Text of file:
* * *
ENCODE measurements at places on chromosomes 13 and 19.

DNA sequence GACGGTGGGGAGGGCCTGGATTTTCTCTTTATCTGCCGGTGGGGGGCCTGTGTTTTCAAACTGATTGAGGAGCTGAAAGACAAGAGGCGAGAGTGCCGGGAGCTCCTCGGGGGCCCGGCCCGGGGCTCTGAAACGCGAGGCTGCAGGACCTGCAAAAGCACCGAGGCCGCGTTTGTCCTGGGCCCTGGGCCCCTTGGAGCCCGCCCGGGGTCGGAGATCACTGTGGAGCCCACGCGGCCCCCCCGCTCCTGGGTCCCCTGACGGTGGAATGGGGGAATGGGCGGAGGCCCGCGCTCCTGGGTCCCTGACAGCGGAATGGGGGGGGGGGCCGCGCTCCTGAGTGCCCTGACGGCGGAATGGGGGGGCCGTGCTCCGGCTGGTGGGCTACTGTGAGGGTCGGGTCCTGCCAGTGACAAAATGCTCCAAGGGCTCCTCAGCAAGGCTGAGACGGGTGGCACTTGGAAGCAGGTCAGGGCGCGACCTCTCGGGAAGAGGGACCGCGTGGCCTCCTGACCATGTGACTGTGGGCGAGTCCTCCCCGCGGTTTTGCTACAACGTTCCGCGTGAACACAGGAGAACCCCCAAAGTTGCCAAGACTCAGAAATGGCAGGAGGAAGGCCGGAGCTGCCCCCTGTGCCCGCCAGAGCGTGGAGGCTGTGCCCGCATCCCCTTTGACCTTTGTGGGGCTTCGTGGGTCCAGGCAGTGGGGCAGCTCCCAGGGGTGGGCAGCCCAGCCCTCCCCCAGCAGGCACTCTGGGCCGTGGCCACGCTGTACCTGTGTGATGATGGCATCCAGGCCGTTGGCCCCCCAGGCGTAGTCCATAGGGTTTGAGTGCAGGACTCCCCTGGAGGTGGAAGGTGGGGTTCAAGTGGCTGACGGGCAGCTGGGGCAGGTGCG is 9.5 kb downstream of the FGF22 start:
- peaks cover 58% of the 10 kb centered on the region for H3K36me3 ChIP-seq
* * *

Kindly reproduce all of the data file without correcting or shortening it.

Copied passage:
ENCODE measurements at places on chromosomes 13 and 19.

DNA sequence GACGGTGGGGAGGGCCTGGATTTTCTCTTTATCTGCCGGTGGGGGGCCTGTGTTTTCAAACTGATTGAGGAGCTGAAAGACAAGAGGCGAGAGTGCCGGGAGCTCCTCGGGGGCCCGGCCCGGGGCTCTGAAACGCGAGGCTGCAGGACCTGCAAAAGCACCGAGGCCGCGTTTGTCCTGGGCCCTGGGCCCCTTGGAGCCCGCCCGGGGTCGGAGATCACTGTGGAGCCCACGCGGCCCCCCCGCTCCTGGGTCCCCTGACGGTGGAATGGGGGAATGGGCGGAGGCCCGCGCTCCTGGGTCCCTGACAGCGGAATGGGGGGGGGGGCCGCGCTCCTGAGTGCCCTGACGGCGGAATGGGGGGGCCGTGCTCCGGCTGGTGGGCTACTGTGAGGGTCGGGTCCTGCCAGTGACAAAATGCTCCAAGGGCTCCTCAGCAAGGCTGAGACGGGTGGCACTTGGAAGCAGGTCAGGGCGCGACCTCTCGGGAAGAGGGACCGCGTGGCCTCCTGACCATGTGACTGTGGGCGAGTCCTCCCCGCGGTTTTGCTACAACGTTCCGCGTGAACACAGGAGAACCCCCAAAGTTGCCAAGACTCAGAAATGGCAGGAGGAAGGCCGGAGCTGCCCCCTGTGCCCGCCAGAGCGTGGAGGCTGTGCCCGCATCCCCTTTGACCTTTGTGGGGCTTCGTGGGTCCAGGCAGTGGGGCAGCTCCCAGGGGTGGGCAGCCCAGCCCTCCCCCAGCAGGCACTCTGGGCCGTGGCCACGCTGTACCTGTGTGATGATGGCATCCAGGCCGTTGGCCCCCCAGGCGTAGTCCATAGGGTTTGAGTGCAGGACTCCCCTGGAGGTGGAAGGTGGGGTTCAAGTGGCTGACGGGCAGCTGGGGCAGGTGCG is 9.5 kb downstream of the FGF22 start:
- peaks cover 58% of the 10 kb centered on the region for H3K36me3 ChIP-seq